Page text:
Your jam might look runny and much more like a syrup while hot. Don’t worry, the magic will happen once it chills out. It also may taste too sweet, but its sweetness will lessen once your jam is chilled.
My blackberry jam is too runny!
If your jam is too runny, you may have undercooked it. You can try recooking it, but I would use it like a syrup, and cook for some minutes more my next batch. Maybe your blackberries had too little pectin (where they overripe?), maybe you add less sugar than the recipe called for or skipped the lemon/lime juice (did you do it?).
If you’re doing a very large batch (consider 6 cups of jam a very large batch), that may be the reason you jam is too runny.
My blackberry jam is too thick!
If your jam is too thick, you probably overcooked it to the point it may have scorched. If the taste is off, there’s no much left to do: throw it away and start a new batch. But if your jam tastes good, you can try reheating it with some water or neutral juice (like apple juice), and see if it helps your jam to thin a bit. Or you can use it for baked goods, like muffins, cakes or berry jam bars.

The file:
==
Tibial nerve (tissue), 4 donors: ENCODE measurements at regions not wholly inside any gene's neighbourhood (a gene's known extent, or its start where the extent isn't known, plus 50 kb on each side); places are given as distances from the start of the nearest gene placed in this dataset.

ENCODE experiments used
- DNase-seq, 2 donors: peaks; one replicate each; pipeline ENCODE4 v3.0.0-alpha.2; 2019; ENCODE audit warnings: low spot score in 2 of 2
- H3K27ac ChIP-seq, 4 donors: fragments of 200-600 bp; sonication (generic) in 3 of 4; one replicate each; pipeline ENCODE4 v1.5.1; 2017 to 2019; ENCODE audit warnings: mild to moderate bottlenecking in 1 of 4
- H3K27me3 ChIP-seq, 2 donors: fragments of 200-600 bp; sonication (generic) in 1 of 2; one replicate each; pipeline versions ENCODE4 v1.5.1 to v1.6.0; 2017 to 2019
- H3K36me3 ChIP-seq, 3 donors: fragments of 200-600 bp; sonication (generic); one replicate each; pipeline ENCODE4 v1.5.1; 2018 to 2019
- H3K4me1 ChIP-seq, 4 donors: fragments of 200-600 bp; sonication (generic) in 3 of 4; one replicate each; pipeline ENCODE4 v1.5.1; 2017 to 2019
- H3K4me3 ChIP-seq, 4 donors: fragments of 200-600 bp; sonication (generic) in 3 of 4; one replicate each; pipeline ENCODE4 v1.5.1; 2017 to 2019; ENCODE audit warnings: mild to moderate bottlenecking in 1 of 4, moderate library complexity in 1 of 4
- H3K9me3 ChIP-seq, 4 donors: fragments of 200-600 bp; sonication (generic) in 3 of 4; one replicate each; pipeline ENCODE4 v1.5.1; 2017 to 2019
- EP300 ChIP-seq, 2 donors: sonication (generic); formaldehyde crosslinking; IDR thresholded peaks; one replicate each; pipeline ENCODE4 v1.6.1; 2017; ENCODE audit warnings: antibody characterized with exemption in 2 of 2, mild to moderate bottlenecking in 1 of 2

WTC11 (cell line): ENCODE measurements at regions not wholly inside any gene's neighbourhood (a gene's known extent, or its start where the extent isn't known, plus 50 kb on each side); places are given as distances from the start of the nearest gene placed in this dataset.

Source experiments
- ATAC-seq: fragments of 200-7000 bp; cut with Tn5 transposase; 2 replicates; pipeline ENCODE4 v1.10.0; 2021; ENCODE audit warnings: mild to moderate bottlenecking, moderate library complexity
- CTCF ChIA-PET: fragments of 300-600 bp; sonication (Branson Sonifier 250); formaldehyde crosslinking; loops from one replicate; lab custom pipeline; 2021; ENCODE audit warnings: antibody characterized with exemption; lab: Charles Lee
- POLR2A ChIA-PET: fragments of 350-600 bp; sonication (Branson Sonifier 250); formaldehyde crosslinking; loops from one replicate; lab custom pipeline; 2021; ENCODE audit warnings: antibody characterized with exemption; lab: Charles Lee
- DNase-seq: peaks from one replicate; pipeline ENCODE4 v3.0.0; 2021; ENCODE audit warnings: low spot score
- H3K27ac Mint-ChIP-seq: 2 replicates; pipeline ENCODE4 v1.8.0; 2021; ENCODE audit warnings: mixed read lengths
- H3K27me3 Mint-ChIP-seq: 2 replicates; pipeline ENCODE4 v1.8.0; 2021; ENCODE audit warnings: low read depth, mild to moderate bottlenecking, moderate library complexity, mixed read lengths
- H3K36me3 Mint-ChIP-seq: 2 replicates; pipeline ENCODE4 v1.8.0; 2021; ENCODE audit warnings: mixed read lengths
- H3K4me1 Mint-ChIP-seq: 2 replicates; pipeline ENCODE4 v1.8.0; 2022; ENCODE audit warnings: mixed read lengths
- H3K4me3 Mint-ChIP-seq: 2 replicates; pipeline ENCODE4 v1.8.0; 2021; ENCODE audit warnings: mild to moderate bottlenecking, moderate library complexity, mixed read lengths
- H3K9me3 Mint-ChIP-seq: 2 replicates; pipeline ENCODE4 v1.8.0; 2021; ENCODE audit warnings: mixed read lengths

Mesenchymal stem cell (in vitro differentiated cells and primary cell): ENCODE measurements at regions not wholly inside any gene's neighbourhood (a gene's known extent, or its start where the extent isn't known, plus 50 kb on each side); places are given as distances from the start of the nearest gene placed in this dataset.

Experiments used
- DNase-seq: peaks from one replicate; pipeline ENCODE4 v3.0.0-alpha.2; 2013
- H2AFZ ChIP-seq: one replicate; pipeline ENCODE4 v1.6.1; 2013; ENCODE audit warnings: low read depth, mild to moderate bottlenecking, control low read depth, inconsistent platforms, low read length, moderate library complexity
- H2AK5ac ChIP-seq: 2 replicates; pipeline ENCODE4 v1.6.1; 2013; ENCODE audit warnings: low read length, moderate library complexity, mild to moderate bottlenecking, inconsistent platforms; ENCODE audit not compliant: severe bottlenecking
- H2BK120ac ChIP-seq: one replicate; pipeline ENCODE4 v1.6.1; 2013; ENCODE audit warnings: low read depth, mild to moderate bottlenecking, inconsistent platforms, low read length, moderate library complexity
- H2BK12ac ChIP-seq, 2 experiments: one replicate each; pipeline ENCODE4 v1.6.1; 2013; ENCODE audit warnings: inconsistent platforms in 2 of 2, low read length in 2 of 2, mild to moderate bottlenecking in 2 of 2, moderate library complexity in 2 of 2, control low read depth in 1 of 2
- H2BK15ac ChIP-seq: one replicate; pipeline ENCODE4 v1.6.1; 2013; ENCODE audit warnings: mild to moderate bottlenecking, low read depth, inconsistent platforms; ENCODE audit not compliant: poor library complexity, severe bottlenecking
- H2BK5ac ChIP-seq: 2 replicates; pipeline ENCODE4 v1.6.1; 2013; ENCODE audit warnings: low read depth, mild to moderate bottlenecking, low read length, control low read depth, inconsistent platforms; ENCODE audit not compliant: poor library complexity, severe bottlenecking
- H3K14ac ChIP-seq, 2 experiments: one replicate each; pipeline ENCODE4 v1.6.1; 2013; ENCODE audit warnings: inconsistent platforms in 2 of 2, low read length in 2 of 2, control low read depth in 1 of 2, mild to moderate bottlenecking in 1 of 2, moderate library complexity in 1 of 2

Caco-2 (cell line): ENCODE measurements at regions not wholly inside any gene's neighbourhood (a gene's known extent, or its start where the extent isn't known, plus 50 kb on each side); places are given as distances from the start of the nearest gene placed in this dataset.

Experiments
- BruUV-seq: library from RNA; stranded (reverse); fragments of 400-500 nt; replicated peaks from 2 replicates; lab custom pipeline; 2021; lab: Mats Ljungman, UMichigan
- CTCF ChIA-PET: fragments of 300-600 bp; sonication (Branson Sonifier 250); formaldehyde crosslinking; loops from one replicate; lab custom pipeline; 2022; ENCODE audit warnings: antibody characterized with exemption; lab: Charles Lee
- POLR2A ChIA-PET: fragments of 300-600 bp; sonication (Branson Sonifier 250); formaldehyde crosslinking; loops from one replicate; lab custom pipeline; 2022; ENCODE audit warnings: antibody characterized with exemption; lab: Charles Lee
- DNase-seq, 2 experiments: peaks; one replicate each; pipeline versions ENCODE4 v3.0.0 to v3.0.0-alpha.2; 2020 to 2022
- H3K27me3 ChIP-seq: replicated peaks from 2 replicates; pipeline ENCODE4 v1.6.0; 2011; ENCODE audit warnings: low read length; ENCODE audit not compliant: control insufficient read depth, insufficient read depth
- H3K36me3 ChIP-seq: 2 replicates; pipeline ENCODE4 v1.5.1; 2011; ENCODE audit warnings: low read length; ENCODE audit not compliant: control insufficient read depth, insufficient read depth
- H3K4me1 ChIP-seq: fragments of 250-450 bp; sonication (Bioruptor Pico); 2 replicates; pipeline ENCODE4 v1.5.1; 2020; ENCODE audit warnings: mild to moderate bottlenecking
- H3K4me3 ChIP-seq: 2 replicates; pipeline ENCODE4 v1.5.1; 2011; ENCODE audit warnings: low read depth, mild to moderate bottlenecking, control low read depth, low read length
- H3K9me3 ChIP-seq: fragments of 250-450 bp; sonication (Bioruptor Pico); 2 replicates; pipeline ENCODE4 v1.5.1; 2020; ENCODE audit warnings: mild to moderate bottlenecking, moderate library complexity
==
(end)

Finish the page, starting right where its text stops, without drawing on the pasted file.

Why can’t I use overripe fruit to make jam?
Because they have less pectin than ripe or underripe fruit. If you’re using overripe blackberries for making jam, you may not get enough pectin from the fruit and your jam may never properly set.
Why do I have to crush my berries?
Crushing your berries help to release pectin faster, which helps to reduce cooking time and gives you a better jam.
So, where can I use my blackberry jam?
Besides spreading through this marvelous Japanese Milk bread, or the ultimate pumpkin brioche along some peanut butter?
SO. MANY. OPTIONS.